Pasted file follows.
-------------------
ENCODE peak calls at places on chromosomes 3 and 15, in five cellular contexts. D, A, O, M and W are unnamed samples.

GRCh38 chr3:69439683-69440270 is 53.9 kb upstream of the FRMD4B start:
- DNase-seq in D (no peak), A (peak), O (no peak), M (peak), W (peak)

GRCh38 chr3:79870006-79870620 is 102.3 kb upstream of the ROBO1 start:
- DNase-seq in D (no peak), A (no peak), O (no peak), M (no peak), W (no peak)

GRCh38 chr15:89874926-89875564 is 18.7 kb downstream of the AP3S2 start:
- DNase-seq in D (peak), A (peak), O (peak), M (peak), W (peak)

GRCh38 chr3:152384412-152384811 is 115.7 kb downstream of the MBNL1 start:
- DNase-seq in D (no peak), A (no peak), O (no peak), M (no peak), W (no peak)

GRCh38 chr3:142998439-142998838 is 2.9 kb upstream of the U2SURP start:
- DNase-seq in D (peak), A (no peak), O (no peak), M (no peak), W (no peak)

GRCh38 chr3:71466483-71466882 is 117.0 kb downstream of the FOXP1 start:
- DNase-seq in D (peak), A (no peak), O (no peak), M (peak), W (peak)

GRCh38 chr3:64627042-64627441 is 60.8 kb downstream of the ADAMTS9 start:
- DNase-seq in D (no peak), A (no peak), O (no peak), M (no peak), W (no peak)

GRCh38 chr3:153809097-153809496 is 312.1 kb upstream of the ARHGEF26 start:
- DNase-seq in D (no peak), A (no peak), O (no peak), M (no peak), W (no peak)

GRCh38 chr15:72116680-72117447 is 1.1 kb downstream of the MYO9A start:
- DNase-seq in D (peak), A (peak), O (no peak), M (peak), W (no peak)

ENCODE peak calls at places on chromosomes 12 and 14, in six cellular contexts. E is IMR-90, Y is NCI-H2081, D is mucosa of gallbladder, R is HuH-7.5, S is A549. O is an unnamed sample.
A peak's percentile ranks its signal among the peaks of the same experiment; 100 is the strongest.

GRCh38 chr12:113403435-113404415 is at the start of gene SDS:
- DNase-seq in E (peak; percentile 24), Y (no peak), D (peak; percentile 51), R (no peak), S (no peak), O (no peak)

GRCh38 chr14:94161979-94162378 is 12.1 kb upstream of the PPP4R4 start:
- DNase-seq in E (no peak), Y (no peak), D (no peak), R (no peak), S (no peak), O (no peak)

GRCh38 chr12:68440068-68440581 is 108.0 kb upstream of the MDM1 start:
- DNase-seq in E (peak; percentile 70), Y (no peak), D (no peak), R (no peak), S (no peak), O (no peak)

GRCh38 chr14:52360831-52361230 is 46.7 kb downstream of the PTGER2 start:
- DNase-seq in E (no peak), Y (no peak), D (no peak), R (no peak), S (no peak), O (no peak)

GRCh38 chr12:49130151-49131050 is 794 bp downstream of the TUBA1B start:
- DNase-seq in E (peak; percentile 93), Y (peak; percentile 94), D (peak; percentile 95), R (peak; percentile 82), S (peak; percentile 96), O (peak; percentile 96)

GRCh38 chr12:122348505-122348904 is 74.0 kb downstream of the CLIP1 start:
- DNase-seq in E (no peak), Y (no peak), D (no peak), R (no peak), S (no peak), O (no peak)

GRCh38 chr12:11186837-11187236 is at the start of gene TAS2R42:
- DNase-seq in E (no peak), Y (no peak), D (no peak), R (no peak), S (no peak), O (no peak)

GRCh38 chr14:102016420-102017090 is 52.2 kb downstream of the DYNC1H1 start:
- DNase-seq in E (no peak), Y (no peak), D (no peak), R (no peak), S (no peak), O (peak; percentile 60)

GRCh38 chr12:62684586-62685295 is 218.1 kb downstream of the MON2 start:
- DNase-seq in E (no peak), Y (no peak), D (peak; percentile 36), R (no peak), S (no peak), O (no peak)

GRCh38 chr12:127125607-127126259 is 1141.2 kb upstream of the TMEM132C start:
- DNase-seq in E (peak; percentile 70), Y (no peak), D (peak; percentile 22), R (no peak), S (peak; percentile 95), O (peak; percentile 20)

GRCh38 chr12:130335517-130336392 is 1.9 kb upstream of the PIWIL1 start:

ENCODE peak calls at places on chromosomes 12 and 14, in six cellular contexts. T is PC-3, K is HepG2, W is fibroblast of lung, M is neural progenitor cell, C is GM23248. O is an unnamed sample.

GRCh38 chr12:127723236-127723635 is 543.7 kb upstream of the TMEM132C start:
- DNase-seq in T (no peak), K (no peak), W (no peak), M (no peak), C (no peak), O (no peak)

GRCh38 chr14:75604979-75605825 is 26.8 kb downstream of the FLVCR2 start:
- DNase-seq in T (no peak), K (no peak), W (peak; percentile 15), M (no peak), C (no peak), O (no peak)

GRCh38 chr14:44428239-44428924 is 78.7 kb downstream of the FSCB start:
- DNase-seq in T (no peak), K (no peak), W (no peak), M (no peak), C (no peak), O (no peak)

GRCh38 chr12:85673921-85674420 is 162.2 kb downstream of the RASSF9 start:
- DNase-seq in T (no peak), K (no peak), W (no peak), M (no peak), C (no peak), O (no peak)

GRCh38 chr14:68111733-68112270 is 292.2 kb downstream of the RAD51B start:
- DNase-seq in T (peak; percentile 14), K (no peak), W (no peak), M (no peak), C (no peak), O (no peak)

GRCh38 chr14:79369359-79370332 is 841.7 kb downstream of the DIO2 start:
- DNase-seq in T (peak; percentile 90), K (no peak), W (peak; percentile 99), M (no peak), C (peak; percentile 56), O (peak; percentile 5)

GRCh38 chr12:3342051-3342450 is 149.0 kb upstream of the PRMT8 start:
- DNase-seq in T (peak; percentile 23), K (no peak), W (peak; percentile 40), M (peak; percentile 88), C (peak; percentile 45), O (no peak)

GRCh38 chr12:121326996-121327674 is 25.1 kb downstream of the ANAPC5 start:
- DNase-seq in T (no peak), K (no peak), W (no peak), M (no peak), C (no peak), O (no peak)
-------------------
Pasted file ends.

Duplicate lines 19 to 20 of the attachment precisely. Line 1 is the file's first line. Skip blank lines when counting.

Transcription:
- DNase-seq in D (peak), A (peak), O (no peak), M (peak), W (no peak)

ENCODE peak calls at places on chromosomes 12 and 14, in six cellular contexts. E is IMR-90, Y is NCI-H2081, D is mucosa of gallbladder, R is HuH-7.5, S is A549. O is an unnamed sample.